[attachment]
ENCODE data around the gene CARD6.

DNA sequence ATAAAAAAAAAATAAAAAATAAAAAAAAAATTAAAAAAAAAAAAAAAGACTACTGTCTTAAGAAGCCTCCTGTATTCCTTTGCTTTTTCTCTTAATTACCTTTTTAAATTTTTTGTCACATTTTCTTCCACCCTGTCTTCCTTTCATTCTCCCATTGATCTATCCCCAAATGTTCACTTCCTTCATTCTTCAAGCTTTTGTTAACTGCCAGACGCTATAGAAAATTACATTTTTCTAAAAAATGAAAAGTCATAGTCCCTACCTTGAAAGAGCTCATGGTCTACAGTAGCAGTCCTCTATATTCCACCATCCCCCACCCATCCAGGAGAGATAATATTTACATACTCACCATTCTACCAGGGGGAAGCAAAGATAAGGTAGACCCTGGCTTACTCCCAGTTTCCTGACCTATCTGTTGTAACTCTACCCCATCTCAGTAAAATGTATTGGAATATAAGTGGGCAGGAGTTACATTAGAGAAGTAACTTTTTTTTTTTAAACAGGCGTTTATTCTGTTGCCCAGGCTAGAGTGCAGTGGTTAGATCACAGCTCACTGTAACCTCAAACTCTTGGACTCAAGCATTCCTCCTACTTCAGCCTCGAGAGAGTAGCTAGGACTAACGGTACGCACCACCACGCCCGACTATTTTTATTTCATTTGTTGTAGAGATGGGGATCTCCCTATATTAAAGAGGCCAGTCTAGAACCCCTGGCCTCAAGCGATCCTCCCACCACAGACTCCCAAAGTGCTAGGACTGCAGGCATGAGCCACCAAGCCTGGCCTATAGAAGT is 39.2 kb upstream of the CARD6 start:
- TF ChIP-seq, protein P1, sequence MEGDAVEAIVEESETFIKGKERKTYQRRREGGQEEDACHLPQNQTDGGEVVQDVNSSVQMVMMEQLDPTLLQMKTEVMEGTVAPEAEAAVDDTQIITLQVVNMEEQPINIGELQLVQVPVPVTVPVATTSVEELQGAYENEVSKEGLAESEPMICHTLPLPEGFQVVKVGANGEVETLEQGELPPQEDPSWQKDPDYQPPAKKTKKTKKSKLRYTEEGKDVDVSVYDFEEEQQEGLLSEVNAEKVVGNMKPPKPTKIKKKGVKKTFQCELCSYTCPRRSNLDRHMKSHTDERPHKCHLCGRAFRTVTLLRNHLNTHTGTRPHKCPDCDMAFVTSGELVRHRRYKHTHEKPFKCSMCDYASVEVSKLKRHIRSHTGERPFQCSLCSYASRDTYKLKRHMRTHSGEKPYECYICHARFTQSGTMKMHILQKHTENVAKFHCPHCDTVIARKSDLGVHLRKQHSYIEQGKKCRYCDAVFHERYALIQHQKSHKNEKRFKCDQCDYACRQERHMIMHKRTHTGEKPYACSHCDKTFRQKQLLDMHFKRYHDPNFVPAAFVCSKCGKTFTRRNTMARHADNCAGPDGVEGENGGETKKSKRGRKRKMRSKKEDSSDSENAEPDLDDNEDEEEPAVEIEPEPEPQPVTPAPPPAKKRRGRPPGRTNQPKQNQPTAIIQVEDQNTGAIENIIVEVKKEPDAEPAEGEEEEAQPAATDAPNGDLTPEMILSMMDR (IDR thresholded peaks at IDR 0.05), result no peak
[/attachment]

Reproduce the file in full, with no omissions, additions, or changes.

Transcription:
ENCODE data around the gene CARD6.

DNA sequence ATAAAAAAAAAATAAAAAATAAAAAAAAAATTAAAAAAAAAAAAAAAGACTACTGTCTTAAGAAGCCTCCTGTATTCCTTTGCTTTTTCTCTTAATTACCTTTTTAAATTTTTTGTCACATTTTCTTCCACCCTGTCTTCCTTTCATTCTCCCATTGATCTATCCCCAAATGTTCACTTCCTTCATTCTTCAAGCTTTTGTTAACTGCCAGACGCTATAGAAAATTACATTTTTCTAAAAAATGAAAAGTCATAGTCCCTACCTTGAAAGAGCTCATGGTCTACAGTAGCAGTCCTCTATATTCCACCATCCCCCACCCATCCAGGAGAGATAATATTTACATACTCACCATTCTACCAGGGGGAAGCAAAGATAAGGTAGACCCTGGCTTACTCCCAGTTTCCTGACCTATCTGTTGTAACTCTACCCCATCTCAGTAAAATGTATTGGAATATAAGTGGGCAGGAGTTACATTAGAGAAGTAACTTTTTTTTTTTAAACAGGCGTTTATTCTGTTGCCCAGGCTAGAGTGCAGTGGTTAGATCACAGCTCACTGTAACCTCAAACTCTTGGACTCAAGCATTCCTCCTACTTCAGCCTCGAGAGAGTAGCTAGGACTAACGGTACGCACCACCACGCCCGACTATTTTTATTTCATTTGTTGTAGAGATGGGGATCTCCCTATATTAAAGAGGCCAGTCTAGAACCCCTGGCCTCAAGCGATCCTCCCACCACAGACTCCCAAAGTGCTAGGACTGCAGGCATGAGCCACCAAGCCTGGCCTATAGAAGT is 39.2 kb upstream of the CARD6 start:
- TF ChIP-seq, protein P1, sequence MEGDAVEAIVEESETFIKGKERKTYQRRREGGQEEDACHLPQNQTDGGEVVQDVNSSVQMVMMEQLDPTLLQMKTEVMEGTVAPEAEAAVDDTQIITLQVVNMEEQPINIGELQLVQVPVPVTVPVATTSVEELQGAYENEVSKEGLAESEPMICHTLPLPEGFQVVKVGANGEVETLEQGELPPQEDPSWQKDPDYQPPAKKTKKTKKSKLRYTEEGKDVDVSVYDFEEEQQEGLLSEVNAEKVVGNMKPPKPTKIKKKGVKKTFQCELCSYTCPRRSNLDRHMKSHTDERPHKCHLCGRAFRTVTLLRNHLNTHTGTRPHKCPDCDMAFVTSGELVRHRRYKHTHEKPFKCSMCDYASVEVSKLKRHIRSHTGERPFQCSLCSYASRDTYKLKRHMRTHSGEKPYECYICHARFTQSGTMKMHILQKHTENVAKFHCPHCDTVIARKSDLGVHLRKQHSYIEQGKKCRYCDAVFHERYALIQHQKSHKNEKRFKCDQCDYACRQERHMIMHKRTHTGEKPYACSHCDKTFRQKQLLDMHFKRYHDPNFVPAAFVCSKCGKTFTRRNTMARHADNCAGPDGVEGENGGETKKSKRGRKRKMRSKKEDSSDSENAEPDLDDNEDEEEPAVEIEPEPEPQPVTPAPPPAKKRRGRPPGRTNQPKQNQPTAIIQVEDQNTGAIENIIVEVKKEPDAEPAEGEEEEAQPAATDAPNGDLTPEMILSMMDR (IDR thresholded peaks at IDR 0.05), result no peak